Tuesday, November 10, 2009

Who We Were - a review



Who We Were - A Snapshot History of America by Michael Williams, Richard Cahan and Nicholas Osborn. 2008. CityFiles Press, Chicago, IL. ISBN:0-9785450-1-x hardcover, 240 pp. 45.00

The people at the website Square America -- a treasure trove of found, vernacular photographs -- put together an engaging book with the title "Who We Were - A Snapshot History of America." With photographs ranging from the humorous to the tragic; from the round photographs from the original Kodak (taken from a surrey, no less) to a Hasselblad photo from the moon, Who We Were is a delight to read.

Once George Eastman made photography available to the average person, the era of snapshots began. No longer would families sit stiffly at a photographer's studio, dressed in their Sunday best. The snapshot became the way to document the ordinary, as well as the extraordinary. As with any technology, some folks were better at photography than others, and as cameras became easier to use, everyone in the family could become the photographer of family activities. Thus, the rise in photography also mirrors the changes in American society, as families became more upwardly and territorially mobile. The snapshot became a way to keep families abreast of events as they spread apart. It's no surprise too, that as families became more disconnected, the snapshots that were once important to one part of a family, became scattered to the winds as family members died off and distant relatives had no appreciation for the photos taken "back in the day." That sets the stage for the Square America authors, as well as all other collectors of vernacular photography. It's one thing to collect old photographs, but providing some perspective on them is a more difficult task, sometimes requiring a fair amount of keen detective work to provide a narrative about the image.

Who We Were accomplishes the above quite well. With over 300 photographs, starting from the 1890s to the 1970s, this book chronicles the larger changes in American society by showing the small events that shaped it, and were shaped by it. Some of the photographs are chilling -- a massive KKK parade in some city in 1922; burning oil wells straight out of Dante in 1930; an approaching tornado in gritty black and white. Others will make you laugh, as girlfriends, boyfriends, spouses, and parents appear in snapshot form. Others are revelatory. A photograph of tenant farmers in the South picking cotton with a sharecropper's house in the background is every bit as effective as a photograph by Walker Evans. Whomever took that photograph may have had a different agenda, but the image is no less effective at showing the situation.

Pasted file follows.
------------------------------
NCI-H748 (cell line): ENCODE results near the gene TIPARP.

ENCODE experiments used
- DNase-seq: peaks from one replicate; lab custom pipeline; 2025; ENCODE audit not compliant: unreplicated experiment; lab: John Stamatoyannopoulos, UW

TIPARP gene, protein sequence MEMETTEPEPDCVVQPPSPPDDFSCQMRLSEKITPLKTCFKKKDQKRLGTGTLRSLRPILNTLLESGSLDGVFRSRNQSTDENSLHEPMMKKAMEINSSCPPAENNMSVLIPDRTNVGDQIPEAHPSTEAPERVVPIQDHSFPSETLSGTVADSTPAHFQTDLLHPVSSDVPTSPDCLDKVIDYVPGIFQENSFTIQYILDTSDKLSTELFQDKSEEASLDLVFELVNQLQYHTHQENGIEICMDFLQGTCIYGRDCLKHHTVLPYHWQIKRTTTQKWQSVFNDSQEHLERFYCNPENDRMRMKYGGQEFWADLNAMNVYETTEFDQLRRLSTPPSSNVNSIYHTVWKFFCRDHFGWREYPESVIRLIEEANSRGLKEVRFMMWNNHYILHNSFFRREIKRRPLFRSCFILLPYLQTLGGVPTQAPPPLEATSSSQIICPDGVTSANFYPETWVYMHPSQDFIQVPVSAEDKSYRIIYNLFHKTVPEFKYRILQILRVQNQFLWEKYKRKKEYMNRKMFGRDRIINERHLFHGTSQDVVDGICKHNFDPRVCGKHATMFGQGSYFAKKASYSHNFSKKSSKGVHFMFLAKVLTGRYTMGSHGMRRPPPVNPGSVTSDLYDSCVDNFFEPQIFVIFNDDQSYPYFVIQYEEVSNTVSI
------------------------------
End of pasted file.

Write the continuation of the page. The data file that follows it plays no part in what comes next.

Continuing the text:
The photographs in this book are reminders that our past isn't so different from today in that people are interested in pretty much the same variety of things -- our children, the opposite sex, funny events, relatives, pets, work, interesting events, vacations, wars, and all the events that impact us. The clothes, the houses, the transportation, and the technology may change, but we are not so different from the people in those images.

I really enjoyed the narrative of the Who We Were, and the photographs selected for the book really do provide a time-line of US history that is palpable, as the images are based on those taken by the average person. They were not taken by a news photographer, FSA artist, or professional, but the people impacted by or participating in the events. That is a people's history, which makes it all the more interesting.

If you go to the Square America site as of this writing, there is a $15 discount on Who We Were. My book also came with a DVD with vintage home movies on it, as well as a snapshot!

2 comments:

Marc Akemann said...

Sounds like a great photographic book, Mark. I think I'll have to pick one up.

squidart said...

Great review. I am definitely putting this on my Christmas list. Robert Frank's "The Americans" is one of my favorite photography books. This seems to be made in a similar fashion. So cool!